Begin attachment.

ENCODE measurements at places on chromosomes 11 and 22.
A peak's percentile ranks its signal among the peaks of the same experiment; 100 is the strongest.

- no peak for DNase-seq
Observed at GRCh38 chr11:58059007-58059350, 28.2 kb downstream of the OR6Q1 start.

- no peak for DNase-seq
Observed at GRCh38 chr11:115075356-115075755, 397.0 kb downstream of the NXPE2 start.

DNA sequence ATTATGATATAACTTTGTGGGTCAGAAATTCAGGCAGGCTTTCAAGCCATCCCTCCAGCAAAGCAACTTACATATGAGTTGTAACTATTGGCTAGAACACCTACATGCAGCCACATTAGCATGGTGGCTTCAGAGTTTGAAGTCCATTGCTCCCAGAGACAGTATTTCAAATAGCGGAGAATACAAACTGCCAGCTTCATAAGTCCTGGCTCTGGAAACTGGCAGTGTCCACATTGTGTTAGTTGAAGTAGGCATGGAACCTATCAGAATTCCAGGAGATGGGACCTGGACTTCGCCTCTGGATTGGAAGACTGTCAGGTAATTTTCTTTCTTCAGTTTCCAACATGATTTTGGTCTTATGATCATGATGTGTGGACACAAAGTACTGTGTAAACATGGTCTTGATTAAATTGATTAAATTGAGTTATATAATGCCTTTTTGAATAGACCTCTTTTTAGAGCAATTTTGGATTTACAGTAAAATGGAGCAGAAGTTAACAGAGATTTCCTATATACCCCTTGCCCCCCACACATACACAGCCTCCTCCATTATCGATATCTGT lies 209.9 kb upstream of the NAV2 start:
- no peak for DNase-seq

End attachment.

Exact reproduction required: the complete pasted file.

ENCODE measurements at places on chromosomes 11 and 22.
A peak's percentile ranks its signal among the peaks of the same experiment; 100 is the strongest.

- no peak for DNase-seq
Observed at GRCh38 chr11:58059007-58059350, 28.2 kb downstream of the OR6Q1 start.

- no peak for DNase-seq
Observed at GRCh38 chr11:115075356-115075755, 397.0 kb downstream of the NXPE2 start.

DNA sequence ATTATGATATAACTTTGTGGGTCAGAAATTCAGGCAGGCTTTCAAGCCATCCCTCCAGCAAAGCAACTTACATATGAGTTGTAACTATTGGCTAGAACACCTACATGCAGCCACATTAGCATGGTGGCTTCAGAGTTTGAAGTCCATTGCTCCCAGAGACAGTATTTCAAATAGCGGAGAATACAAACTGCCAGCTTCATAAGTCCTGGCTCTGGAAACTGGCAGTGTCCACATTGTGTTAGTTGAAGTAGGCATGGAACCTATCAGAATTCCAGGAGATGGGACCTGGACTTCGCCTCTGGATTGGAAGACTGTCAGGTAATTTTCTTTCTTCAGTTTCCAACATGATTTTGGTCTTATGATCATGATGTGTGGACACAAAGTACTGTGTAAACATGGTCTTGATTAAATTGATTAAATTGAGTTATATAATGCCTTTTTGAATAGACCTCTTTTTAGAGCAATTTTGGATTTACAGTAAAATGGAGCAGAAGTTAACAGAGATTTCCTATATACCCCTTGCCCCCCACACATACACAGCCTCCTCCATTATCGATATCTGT lies 209.9 kb upstream of the NAV2 start:
- no peak for DNase-seq